15 May, 2008

Here's to happy endings

WARNING - THIS IS A VERY LONG POST.

I don't blog much about my work. I read lots of nursing & medical blogs, it's just that I never set out to write about my experiences. I think they would have been much more interesting 20 years ago when I was a young, energetic thing. These days, however, it's more about how life in general fucks me off. Every now and then, though, something happens that can't go unmentioned.

We'll go back about 6 months. It was a busy Friday and I was working as an anaesthetic nurse on a torturous urology list. I love the anaesthetist, hate the surgeon. Anyway, back in the pre op area I introduced myself to my next patient and his wife. We'll call them David and Sarah Levy. David was a Jewish gentleman in his early 70s, he'd had a heart attack 10 years previously but declared himself to be fit and well.

Everything went well, David went to sleep without a problem, the op was done and he went into Recovery. I carried on with the list but one of the Recovery nurses came to get the anaesthetist. I followed her in. It was David. Three of the Recovery nurses were in attendence, the curtains were round the bedspace and the Rescus trolley was pulled in close. David looked .......well, like shit, really. An ECG was being done, bloods were being taken. The cardiologist was being called. To cut a long story short, David was having a heart attack.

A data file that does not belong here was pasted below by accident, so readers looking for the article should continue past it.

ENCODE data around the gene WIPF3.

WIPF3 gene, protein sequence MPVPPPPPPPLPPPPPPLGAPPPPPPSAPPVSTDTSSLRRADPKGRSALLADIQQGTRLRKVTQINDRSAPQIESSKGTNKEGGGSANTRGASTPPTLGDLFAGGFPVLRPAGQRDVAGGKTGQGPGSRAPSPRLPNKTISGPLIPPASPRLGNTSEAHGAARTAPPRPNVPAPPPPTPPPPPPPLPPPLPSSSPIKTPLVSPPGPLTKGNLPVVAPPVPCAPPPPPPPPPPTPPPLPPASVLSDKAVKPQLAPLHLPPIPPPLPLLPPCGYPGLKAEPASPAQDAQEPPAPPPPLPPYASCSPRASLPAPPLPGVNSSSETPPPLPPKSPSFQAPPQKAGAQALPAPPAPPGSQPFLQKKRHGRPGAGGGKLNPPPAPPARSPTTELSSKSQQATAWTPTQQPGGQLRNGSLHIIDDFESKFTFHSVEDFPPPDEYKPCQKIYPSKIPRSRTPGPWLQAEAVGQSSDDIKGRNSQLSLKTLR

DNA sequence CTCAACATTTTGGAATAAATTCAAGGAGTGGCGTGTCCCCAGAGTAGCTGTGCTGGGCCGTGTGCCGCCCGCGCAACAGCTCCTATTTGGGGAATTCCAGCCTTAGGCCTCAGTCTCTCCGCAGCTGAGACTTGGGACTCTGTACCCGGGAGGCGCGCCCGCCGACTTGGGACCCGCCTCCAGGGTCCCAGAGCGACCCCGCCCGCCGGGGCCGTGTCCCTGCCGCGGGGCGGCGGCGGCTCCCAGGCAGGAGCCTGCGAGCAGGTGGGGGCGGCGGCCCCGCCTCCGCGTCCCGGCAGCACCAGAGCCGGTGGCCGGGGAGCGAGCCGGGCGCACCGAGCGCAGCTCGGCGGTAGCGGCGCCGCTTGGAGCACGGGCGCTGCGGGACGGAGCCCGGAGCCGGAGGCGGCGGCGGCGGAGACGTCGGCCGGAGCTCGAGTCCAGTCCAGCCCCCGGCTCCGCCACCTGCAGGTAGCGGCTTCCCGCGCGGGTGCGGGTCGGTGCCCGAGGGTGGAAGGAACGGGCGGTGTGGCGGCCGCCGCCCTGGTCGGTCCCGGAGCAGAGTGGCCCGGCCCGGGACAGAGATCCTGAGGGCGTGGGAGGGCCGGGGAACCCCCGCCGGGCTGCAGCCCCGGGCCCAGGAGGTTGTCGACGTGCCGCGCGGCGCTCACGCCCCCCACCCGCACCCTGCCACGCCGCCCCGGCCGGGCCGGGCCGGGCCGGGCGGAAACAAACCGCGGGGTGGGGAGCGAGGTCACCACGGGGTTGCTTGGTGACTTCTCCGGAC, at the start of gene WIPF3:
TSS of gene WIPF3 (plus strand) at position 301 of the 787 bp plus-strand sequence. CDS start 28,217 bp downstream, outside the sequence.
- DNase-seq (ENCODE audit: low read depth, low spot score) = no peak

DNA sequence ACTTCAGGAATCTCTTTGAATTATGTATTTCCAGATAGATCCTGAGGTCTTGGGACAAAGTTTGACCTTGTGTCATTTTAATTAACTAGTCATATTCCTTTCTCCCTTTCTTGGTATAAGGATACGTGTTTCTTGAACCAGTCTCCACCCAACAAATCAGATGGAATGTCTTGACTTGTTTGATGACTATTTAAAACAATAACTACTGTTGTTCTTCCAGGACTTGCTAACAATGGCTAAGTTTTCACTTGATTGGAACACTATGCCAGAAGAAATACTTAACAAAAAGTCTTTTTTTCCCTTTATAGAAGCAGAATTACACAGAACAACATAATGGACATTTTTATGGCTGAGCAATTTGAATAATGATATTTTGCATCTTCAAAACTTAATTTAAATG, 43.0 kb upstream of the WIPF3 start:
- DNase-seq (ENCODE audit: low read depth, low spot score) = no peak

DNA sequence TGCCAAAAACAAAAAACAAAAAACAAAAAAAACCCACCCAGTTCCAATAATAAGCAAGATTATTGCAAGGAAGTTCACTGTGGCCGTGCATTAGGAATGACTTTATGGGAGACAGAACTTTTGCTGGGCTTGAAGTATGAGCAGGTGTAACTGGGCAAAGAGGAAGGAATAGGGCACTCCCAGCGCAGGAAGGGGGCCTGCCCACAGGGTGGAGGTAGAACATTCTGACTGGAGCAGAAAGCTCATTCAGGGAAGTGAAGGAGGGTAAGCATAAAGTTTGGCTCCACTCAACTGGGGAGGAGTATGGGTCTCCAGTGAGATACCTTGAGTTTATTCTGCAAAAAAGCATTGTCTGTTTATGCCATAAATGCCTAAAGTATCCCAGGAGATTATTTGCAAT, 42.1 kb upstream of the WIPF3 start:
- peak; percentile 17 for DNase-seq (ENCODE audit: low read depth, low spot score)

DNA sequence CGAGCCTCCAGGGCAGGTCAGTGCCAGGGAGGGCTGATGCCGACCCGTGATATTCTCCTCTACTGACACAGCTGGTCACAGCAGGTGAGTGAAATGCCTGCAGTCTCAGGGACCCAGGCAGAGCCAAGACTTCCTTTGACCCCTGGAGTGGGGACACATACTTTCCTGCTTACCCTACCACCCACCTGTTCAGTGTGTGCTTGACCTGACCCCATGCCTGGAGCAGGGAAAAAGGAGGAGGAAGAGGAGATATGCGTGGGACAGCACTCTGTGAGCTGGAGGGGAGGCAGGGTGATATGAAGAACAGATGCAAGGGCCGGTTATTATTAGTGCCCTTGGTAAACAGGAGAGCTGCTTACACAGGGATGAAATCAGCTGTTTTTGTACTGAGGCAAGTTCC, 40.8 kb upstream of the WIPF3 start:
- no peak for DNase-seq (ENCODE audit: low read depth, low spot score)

Seeing that the other nurses had the situation under control I immediately went to the head of the bed, bent down and spoke to him gently. He told me that his chest was hurting. I reassured him and told him we'd take care of him. Fortunately for David our department is handily situated close to a Cardiac Cath lab and within 15 minutes he was moved straight in for an angioplasty.

Remember Sarah? She's sitting in the waiting room. I went out to get her and bring her into the sisters office. As I walked towards her she half rose and looked panicked. "Sarah, could you come with me for a minute, please?"